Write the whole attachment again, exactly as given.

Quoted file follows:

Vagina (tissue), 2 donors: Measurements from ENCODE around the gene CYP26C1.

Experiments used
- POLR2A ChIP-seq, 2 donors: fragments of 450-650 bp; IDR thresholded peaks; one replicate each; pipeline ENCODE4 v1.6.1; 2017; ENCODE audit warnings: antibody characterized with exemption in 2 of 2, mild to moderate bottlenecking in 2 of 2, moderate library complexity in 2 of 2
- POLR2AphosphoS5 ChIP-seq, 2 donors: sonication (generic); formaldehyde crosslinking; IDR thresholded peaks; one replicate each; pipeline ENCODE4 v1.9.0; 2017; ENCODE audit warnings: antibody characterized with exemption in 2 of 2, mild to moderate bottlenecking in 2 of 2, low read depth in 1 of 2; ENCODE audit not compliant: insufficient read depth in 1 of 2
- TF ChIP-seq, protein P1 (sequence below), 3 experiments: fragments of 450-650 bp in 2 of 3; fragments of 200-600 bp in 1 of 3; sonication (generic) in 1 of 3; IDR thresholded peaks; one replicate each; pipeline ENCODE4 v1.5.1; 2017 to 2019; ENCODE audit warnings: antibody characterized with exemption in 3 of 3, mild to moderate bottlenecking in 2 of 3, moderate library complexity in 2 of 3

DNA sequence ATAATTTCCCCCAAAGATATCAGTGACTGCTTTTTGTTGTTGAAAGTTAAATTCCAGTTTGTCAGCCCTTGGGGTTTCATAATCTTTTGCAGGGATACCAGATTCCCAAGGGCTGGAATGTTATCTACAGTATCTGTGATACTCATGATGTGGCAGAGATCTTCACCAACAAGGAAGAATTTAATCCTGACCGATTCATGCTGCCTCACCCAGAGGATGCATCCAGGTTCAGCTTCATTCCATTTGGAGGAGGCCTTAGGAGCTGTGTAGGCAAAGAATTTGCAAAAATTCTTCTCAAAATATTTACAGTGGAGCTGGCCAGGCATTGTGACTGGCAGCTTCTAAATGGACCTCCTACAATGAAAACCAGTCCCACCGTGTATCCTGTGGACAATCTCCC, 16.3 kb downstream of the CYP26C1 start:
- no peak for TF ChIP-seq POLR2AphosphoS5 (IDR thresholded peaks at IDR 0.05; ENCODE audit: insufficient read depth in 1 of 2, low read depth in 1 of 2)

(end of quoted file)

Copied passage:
Vagina (tissue), 2 donors: Measurements from ENCODE around the gene CYP26C1.

Experiments used
- POLR2A ChIP-seq, 2 donors: fragments of 450-650 bp; IDR thresholded peaks; one replicate each; pipeline ENCODE4 v1.6.1; 2017; ENCODE audit warnings: antibody characterized with exemption in 2 of 2, mild to moderate bottlenecking in 2 of 2, moderate library complexity in 2 of 2
- POLR2AphosphoS5 ChIP-seq, 2 donors: sonication (generic); formaldehyde crosslinking; IDR thresholded peaks; one replicate each; pipeline ENCODE4 v1.9.0; 2017; ENCODE audit warnings: antibody characterized with exemption in 2 of 2, mild to moderate bottlenecking in 2 of 2, low read depth in 1 of 2; ENCODE audit not compliant: insufficient read depth in 1 of 2
- TF ChIP-seq, protein P1 (sequence below), 3 experiments: fragments of 450-650 bp in 2 of 3; fragments of 200-600 bp in 1 of 3; sonication (generic) in 1 of 3; IDR thresholded peaks; one replicate each; pipeline ENCODE4 v1.5.1; 2017 to 2019; ENCODE audit warnings: antibody characterized with exemption in 3 of 3, mild to moderate bottlenecking in 2 of 3, moderate library complexity in 2 of 3

DNA sequence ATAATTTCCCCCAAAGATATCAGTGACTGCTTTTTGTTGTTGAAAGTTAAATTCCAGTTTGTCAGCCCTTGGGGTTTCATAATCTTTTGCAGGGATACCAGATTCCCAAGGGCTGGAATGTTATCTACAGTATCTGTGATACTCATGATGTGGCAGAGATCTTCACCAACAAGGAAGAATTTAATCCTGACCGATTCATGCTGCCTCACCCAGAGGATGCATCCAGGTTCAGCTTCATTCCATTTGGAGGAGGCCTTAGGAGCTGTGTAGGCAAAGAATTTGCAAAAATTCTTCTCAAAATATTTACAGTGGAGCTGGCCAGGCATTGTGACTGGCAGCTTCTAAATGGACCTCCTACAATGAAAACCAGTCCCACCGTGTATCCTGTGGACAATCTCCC, 16.3 kb downstream of the CYP26C1 start:
- no peak for TF ChIP-seq POLR2AphosphoS5 (IDR thresholded peaks at IDR 0.05; ENCODE audit: insufficient read depth in 1 of 2, low read depth in 1 of 2)